Beuys often employed the slogan “creativity = capital.” In the exhibition, a Catalan-language edition of Alfredo Jaar’s neon sign “Cultura = Capital” (2011) glowed blue and red, merging store signage with fine art. A 2016 drawing by Marine Hugonnier is a note scrawled in pen: “Creativity ≠ Capital,” signed in French, “With all my irreverence.” Engaging Beuys’s leftist politics, the two artists forgo craft, materiality, and historically bourgeois mediums in favor of dematerialized and industrial forms.
Other works took Beuys’s charismatic presence as their starting point. Graue Scheibe, Blaues Dreieck (Gray disk, blue triangle, 1968–71), a print by another student of Beuys, Blinky Palermo, juxtaposes symbols referencing Romanticism, geometric abstraction, and Beuys’s mysticism. Juergen Teller’s unframed photographs of rose-printed ceramic plates and models posing with roses hung on the wall. Above them, on a ledge, sat a plate inscribed with the word “Beuys” in red marker. Here, Teller was engaging in his own Beuysian mythologizing of self: teller means “plate” in German.
Young Catalan artists see Beuys through the lens of his stories about flying in Hitler’s Luftwaffe before becoming one of the most politically active artists in postwar Europe, but also through their parents’ stories about growing up in Franco’s fascist Spain, where Catalan culture was brutally repressed until the late 1970s. Their works adapt some of the materials most strongly associated with Beuys—wax, felt, fat, honey, batteries, and stones—to new aesthetic and political ends.
Beuys’s use of beeswax was related to his interest in Rudolf Steiner’s study of the beehive as a model of society. In Xavi Déu’s multipart installation Apiarium, lofrena (Apiary, offering, 2016), color field paintings made from beeswax and pigment are juxtaposed with a video of bees buzzing around in front of those same paintings. In the Alícia Casadesús assemblage A Joseph Beuys… (2016), from which the show took its title, wooden spools wrapped in news clippings and barbed wire sit next to a mound of wax topped with a burning wick.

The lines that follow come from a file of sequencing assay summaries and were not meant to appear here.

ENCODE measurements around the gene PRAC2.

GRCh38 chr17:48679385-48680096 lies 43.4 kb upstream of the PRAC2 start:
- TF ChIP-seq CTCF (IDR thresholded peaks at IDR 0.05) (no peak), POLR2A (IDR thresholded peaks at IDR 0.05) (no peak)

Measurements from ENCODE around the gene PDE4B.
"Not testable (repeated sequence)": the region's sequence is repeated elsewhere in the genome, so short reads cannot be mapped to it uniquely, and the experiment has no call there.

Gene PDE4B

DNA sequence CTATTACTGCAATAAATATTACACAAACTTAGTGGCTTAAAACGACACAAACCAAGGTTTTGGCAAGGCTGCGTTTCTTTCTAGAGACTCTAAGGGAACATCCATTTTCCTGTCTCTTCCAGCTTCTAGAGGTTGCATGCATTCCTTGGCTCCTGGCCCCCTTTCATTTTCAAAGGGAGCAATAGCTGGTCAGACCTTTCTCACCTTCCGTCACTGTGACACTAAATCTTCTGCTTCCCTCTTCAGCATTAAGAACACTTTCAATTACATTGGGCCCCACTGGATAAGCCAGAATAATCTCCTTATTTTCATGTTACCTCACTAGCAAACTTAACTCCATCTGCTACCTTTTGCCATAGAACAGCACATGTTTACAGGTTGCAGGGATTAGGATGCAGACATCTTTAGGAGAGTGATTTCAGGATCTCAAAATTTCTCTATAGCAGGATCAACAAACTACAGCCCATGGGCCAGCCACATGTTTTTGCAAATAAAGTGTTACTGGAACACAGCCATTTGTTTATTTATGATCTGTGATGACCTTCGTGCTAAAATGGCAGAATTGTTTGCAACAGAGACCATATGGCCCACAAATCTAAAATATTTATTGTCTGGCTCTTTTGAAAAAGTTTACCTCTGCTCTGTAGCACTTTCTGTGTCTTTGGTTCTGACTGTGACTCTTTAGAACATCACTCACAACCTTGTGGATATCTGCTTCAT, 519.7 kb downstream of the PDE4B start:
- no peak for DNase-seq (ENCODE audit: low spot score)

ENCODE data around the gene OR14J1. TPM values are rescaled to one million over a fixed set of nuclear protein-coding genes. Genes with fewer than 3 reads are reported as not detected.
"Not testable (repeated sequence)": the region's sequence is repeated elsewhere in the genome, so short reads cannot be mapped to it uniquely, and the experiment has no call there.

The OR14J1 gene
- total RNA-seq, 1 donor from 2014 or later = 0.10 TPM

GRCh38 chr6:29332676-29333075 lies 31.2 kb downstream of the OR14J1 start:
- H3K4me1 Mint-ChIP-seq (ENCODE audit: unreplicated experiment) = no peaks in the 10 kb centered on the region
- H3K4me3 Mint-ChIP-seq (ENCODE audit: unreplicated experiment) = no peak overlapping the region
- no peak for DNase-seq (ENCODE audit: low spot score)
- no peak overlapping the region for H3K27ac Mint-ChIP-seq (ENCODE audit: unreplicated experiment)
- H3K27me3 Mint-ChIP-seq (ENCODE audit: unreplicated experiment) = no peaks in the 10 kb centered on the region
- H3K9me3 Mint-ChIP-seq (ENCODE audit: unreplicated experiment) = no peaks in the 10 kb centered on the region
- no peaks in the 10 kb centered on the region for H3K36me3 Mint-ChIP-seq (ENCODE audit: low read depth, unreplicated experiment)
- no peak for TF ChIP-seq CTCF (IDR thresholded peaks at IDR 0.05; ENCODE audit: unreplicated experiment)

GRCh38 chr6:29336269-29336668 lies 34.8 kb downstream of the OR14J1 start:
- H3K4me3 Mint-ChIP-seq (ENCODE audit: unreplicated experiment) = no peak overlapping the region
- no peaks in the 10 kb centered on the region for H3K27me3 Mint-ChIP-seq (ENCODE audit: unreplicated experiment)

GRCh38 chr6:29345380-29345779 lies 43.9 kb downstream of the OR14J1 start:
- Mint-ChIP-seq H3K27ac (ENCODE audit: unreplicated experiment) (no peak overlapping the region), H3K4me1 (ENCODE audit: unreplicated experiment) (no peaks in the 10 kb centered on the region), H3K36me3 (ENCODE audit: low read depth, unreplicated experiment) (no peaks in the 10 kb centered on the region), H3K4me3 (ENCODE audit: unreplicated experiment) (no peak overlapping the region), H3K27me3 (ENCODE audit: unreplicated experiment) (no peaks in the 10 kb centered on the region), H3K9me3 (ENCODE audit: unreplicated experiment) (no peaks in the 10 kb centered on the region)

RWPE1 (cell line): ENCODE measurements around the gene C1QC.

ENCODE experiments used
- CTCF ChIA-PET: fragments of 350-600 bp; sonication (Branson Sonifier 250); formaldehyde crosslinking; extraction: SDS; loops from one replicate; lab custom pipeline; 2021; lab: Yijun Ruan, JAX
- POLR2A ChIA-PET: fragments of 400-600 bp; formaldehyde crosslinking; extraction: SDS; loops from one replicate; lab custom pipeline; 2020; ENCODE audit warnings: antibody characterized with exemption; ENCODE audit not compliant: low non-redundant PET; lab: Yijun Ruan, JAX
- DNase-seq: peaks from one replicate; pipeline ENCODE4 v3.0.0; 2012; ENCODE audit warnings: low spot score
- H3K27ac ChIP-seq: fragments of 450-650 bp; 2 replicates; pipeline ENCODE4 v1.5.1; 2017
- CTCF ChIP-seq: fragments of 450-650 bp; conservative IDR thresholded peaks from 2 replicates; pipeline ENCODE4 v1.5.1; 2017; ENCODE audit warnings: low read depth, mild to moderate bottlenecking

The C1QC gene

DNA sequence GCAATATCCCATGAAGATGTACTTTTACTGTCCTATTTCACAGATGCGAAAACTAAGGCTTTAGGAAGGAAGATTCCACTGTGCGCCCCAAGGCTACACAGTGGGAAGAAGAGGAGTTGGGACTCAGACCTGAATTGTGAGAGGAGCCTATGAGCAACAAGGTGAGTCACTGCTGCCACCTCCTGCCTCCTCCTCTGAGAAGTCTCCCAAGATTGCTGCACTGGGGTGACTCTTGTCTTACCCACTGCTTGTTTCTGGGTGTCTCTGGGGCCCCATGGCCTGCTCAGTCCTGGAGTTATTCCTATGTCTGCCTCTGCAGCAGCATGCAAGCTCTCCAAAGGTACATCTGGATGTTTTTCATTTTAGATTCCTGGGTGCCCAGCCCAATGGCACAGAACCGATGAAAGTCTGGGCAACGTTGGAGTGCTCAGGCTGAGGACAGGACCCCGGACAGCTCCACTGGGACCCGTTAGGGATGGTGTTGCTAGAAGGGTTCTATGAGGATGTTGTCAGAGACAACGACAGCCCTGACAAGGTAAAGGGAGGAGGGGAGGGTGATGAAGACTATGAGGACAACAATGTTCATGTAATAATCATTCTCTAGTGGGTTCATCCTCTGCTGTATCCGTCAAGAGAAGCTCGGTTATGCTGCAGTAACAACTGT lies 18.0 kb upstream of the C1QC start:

Wood and lead, materials also favored by Beuys, play a part in works by Jordi Benito and Jordi Mitjà. In Benito’s Sigfrid (2006), two lead oars are propped up on a stone plinth alongside scrawled numbers in neon on the wall. The weighty oars and the neon glow channel Beuys through Wagner’s tragic hero, Siegfried, while also referencing the local fishing culture in Cadaqués. Mitjà’s Filferro, cadira i dalla (Wire, chair and scythe, 2012) is an overturned wooden chair with a scythe passed through it. Mitjà has said that the sculpture, which resembles a small sailboat, is an homage to Beuys’s ability to create new plotlines from discarded materials.
Fina Miralles’s self-portrait, El Retorn (2012), which shows her submerged in a river, picks up on Beuys’s 1971 performance Celtic+~, for which he washed the feet of seven participants before baptizing himself with gelatin. Beuys was using Catholic ritual to signal art’s redemptive power. Miralles, a vital contributor to feminist art practices in the 1970s, reminds us that although Beuys supported women’s liberation, his female contemporaries did not always receive him well, and that younger women artists have drawn from his practice in highly selective ways.
Amid questions about what German austerity means for the Mediterranean way of life, and a refugee crisis straining relations among European nations, the Cadaqués exhibition showed how artistic influence and legacies transcend rhetoric, politics, and nationalism. As Beuys borrowed ideas from artists of other European nationalities (French Surrealists, Swiss Dadaists), today’s young Catalan artists are borrowing ideas from him.